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Bridging the Gap from Crop Improvement to Production

Keith Warren
Director of Product Development
J. Frank Schmidt & Son Co.

A paper from the Proceedings of the 12th Metropolitan Tree Improvement Alliance Conference (METRIA 12), Landscape Plant Symposium: Plant Development And Utilization, held in Asheville, NC, May 23-25, 2002, co-sponsored by the North Carolina State University, North Carolina Division of Forest Resources, USDA Forest Service Southern Region, North Carolina Landscape Association, North Carolina Association of Nurserymen, The Landscape Plant Development Center, The North American Branch of The Maple Society, and The International Ornamental Crabapple Society.


Over the years, the nursery business has become more complex, sophisticated and competitive. Along with this, diversity of plants and customer service have increased greatly. The tree business was once dominated by seedling sales; now cultivars make up approximately 90% of our sales. Thirty years ago, our company was largely a production company: we grew our crop and one salesman took the orders. Today, we are much more of a full service company, with regional sales representatives across the country and an office staff with specialization in sales, service, and marketing. We also now have a program of testing and evaluation of new tree cultivars, as well as an active breeding and selection program aimed at crop improvement.

Improved tree cultivars have been developed by breeding and selection work in the scientific community (universities, arboreta, U.S.D.A.) and by a number of nurseries. Trees introduced by the scientific community are commonly selected on the basis of genetics or characteristics of an outstanding mature specimen. Trees introduced by commercial nurseries tend to be selected with emphasis on production characteristics in the nursery.

Because of this, trees introduced by the scientific community sometimes fail to meet the practical needs of production nurseries. They may be too difficult to propagate, grow too slowly, or fail to branch symmetrically. Likewise, nursery introductions usually look perfect when young, but sometimes disappoint as they mature.

To bridge the gap between crop improvement and production, and finally landscape performance, we carry out a many phased testing and evaluation program. When a new cultivar is first received from an outside source, we begin by propagating it in small plots. Generally, we repeat this test propagation for three years. By doing so, we determine if the cultivar can be propagated at a commercially acceptable rate and build up stock for potential production. We grow each group of trees in a production field along side similar cultivars of the same or closest species. We are then able to evaluate nursery growth characteristics side by side with existing cultivars.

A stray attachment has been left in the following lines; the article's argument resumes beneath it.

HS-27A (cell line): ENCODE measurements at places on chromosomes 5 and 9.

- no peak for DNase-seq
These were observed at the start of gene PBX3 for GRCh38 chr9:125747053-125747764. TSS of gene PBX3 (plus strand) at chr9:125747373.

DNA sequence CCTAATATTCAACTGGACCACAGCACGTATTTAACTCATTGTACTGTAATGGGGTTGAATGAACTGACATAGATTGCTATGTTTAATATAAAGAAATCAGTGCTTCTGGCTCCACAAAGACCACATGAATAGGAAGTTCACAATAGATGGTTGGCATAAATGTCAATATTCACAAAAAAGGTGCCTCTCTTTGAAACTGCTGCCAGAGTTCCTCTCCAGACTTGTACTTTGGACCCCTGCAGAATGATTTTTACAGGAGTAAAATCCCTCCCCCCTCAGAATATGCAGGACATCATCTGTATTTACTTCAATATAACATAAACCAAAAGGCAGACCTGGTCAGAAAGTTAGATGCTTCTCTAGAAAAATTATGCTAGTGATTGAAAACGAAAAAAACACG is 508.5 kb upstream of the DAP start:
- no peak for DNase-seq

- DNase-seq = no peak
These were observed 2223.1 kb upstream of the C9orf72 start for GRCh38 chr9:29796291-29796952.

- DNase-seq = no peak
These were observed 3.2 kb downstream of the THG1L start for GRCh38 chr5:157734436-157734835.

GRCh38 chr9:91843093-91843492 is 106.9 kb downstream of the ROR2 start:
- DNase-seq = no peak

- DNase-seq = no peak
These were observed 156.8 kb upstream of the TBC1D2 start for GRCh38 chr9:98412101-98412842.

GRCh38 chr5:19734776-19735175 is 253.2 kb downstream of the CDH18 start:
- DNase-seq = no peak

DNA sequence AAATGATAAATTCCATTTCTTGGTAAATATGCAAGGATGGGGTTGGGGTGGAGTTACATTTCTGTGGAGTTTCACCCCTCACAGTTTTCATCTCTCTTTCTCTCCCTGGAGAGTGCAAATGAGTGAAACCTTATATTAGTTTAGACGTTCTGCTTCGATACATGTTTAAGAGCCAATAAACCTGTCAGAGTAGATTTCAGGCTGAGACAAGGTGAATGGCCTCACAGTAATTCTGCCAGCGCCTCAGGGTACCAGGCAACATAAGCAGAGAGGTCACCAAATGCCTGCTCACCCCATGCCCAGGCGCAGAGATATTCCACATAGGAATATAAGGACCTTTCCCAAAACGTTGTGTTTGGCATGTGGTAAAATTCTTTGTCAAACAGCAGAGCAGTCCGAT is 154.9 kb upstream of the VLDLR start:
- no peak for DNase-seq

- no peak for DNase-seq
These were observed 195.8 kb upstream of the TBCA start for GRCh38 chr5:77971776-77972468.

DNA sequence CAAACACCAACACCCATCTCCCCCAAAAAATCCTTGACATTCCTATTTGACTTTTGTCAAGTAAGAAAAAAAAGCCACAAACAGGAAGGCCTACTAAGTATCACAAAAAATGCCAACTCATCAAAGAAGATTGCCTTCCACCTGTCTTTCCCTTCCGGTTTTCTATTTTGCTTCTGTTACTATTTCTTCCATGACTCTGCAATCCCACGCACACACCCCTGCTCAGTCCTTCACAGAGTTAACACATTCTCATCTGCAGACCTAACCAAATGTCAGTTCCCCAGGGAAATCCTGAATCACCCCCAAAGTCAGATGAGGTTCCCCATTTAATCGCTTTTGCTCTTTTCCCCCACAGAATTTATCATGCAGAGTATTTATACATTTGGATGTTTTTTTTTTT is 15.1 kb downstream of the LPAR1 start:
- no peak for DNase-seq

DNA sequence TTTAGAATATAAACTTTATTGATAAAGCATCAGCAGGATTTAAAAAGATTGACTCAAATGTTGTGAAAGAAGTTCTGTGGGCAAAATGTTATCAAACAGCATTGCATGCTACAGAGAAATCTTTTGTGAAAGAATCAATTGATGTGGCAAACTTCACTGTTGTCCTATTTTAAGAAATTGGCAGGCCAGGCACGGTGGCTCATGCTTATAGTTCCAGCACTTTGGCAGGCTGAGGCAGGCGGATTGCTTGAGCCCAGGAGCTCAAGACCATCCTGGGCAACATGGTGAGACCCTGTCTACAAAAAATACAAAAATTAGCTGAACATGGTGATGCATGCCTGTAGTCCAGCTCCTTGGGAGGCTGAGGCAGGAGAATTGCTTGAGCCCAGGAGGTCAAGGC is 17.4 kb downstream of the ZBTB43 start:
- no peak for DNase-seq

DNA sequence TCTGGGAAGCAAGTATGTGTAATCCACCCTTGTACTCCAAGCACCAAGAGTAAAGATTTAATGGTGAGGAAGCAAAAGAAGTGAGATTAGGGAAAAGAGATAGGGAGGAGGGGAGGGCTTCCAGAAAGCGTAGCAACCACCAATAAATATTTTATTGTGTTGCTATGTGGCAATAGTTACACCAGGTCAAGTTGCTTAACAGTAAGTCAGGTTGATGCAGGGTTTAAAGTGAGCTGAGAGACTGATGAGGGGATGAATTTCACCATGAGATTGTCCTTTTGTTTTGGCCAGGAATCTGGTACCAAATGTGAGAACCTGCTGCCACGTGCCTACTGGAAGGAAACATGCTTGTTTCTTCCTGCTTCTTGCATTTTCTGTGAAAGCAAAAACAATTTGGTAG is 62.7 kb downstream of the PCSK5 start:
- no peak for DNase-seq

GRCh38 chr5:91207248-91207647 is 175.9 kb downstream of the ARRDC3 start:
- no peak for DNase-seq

A potential new cultivar must compete for "shelf space" in our catalog. It is a crowded and competitive market between cultivars. For example, we presently grow 50 cultivars of Malus. A new one has to be better, and often has to displace an older cultivar.

Following field growing, the potential introduction is planted out on 6' X 12' spacing in an evaluation block, where it can grow 5 to 10 years until crowding becomes a problem. These trees are grown under harsher condition than typical for nursery stock. After the first season, there is very limited use of water, fertilizer, or pruning. No fungicides or insecticides are applied. They are periodically evaluated throughout the year.

The timing of evaluations is based on the critical aspects of the potential cultivar. A crabapple must have beautiful flowers, disease resistant summer foliage, and excellent fall fruit. A maple must have clean summer foliage, outstanding form, and good fall color. These are the expectations of the marketplace. An Acer rubrum or A. saccharum cultivar without excellent fall color will never make it in the market, no matter how good its other characteristics may be.